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History of War in India: Martial Arts - Fighting without weapons



I found a really interesting article on a website, with courtesy to this nice website I am sharing a part of the article, if you wanna know more go to that website:
"Fighting without weapons was a specialty of the Ksatreya (caste of Ancient India) and foot soldier alike. For the Ksatreya it was simply part and parcel of their all around training, but for the lowly peasant it was essential. We read in the Vedas of men unable to afford armor who bound their heads with turbans called Usnisa to protect themselves from sword and axe blows.

"Fighting on foot for a Ksatreya was necessary in case he was unseated from his chariot or horse and found himself without weapons. Although the high ethical code of the Ksatreya forbid anyone but another Ksatreya from attacking him, doubtless such morals were not always observed, and when faced with an unscrupulous opponent, the Ksatreya needed to be able to defend himself, and developed, therefore, a very effective form of hand-to-hand combat that combined techniques of wrestling, throws, and hand strikes.

Tactics and evasion were formulated that were later passed on to successive generations. This skill was called Vajramukhti, a name meaning "thunderbolt closed - or clasped - hands." The tile Vajramukti referred to the usage of the hands in a manner as powerful as the vajra maces of traditional warfare. Vajramukti was practiced in peacetime by means of regular physical training sessions and these utilized sequences of attack and defense technically termed in Sanskrit nata."

Kalaripayattu, literally “the way of the battlefield,” still survives in Kerala, where it is often dedicated to Mahakali. The Kalari grounds are usually situated near a temple, and the pupils, after having touched the feet of the master, salute the ancestors and bow down to the Goddess, begin the lesson. Kalari trainings have been codified for over 3000 years and nothing much has changed. 

The warming up is essential and demands great suppleness. Each movement is repeated several times, facing north, east, south and west, till perfect loosening is achieved. The young pupils pass on to the handling of weapons, starting with the “Silambam”, a short stick made of extremely hard wood, which in the olden times could effectively deal with swords. The blows are hard and the parade must be fast and precise, to avoid being hit on the fingers!

They continue with the swords, heavy, and dangerous, even though they are not sharpened any more, as they are used. Without guard or any kind of body protection; they whirl, jump and parry, in an impressive ballet. Young, fearless girls fight with enormous knives, bigger than their arms and the clash of irons is echoed in the ground. The session ends with the big canes, favorite weapons of the Buddhist traveler monks, which they used during their long journey towards China to scare away attackers. 

The “Urimi” is the most extraordinary weapon of Kalari, unique in the world. This double-edged flexible sword which the old-time masters used to wrap around the waist to keep coiled in one hand, to suddenly whip at the opponent and inflict mortal blows, is hardly used today in trainings, for it is much too dangerous.

This indigenous martial arts, under the name of Kalari or Kalaripayit exists only in South India today. Kalarippayat is said to be the world's original martial art. Originating at least 1,300 years ago, India's Kalaripayit is the oldest martial art taught today. It is also the most potentially violent, because students advance from unarmed combat to the use of swords, sharpened flexible metal lashes, and peculiar three-bladed daggers.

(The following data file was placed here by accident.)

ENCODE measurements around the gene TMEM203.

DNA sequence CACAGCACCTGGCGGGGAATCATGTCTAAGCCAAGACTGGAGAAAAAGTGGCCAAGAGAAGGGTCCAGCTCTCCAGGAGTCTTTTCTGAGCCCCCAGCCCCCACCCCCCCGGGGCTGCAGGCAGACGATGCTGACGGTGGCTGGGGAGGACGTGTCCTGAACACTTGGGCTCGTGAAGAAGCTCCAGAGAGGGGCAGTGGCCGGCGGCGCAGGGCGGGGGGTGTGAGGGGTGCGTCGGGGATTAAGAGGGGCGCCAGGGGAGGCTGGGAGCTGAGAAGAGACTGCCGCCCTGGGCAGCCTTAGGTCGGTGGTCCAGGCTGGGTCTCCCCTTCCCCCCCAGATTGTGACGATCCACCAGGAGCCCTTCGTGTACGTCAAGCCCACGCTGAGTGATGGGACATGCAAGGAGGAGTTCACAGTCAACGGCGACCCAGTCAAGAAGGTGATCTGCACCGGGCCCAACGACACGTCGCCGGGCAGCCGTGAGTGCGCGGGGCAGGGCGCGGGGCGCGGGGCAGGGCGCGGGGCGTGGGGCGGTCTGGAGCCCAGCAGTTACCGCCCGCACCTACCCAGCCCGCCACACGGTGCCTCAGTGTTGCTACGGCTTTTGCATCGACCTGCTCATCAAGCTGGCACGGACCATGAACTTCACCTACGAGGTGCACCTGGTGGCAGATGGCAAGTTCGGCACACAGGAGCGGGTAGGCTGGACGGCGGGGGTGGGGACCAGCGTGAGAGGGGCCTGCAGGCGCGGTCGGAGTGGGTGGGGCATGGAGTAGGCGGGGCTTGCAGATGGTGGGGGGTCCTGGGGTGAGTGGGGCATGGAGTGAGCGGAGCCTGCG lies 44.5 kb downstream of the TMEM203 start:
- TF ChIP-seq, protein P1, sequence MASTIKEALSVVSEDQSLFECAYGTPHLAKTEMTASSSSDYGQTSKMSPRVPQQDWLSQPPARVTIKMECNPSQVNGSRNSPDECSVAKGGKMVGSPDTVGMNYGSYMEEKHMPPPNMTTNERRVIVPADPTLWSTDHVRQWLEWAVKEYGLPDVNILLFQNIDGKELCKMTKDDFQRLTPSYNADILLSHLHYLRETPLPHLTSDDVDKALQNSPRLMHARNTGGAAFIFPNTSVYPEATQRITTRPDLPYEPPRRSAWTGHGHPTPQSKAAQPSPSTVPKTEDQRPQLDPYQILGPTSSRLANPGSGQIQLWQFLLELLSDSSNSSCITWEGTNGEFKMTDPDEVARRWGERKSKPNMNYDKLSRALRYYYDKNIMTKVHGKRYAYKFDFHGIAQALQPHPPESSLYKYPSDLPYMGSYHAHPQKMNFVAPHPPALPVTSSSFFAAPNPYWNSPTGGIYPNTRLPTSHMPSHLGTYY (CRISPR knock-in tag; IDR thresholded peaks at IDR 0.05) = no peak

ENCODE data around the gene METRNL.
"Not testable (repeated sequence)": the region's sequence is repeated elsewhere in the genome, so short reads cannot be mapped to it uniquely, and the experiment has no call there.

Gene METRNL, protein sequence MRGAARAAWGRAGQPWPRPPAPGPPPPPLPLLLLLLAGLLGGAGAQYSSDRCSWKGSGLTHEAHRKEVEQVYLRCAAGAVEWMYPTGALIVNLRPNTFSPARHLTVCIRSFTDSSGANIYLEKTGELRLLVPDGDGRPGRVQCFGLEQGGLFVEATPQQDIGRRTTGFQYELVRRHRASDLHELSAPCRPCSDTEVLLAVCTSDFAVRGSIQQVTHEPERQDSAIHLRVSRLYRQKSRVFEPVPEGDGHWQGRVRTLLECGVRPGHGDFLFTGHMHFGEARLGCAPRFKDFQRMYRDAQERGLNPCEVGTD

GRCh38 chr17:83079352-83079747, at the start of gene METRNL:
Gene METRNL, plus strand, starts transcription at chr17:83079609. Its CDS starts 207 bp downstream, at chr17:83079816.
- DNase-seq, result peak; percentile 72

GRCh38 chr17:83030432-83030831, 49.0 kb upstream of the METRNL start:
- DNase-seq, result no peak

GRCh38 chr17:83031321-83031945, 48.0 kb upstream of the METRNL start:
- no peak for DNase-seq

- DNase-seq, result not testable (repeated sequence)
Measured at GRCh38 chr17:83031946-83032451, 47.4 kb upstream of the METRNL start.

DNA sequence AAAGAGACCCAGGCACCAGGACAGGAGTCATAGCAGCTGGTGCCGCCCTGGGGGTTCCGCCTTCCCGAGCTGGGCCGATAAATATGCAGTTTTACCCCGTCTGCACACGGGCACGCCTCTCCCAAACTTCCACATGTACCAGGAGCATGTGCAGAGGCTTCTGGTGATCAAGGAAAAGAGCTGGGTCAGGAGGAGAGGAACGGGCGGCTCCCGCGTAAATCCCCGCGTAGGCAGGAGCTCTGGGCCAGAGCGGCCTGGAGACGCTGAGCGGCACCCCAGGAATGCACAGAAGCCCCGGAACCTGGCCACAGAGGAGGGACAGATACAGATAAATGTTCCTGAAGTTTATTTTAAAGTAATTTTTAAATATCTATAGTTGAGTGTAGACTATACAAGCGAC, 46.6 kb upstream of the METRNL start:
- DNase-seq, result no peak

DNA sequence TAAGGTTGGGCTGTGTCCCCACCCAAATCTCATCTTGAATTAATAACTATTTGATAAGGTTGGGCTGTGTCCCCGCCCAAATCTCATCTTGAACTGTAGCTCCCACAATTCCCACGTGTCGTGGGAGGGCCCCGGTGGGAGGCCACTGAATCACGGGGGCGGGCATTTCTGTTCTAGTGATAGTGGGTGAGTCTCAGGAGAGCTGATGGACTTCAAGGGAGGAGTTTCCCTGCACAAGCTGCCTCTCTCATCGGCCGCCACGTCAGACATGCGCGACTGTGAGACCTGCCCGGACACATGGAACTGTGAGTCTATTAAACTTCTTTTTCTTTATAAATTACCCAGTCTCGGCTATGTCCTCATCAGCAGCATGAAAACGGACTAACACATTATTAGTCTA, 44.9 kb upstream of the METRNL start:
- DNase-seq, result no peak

themselves against the frequent attacks of bandits. In time, the monks became famous all over China as experts in bare-handed fighting, later known as the Shaolin boxing art.More than 2,000 years old, it was developed by warriors of the Cheras kingdom in Kerala. Training followed strict rituals and guidelines. The entrance to the 14 m-by-7 m arena, or kalari, faced east and had a bare earth floor. Fighters took Shiva and Shakti, the god and goddess of power, as their deities. From unarmed kicks and punches, kalarippayat warriors would graduate to sticks, swords, spears and daggers and study the marmas—the 107 vital spots on the human body where a blow can kill. Training was conducted in secret, the lethal warriors unleashed as a surprise weapon against the enemies of Cheras. 

Father and founder of Zen Buddhism (called C’han in China), Boddidharma, a Brahmin born in Kacheepuram in Tamil Nadu, in 522 A.D. arrived at the courts of the Chinese EmperorLiang Nuti, of the 6th dynasty. He taught the Chinese monks Kalaripayattu, a very ancient Indian martial art, so that they could defend 

The Shaolin temple which has been handed back a few years ago by the communist Government to the C’han Buddhist monks, inheritors of Boddhidharma’s spiritual and martial teachings, by the present Chinese Government, is now open to visitors. On one of the walls, a fresco can be seen, showing Indian dark-skinned monks, teaching their lighter-skinned Chinese brothers the art of bare-handed fighting.

On this painting are inscribed:
“Tenjiku Naranokaku” which means: “the fighting techniques to train the body (which come) from India…”
Kalari payatt was banned by the British in 1793. (source: The Boddhisattva Warriors: The Origin, Inner Philosophy, History and Symbolism of the Buddhist Martial Art Within India and China - By Terence Dukes/ Shifu Nagaboshi Tomio p. 3 - 158-174 and 242. A Western Journalist on India: a ferengi's columns - By Francois Gautier Har-Anand Publications January 2001 ISBN 8124107955 p. 155-158).


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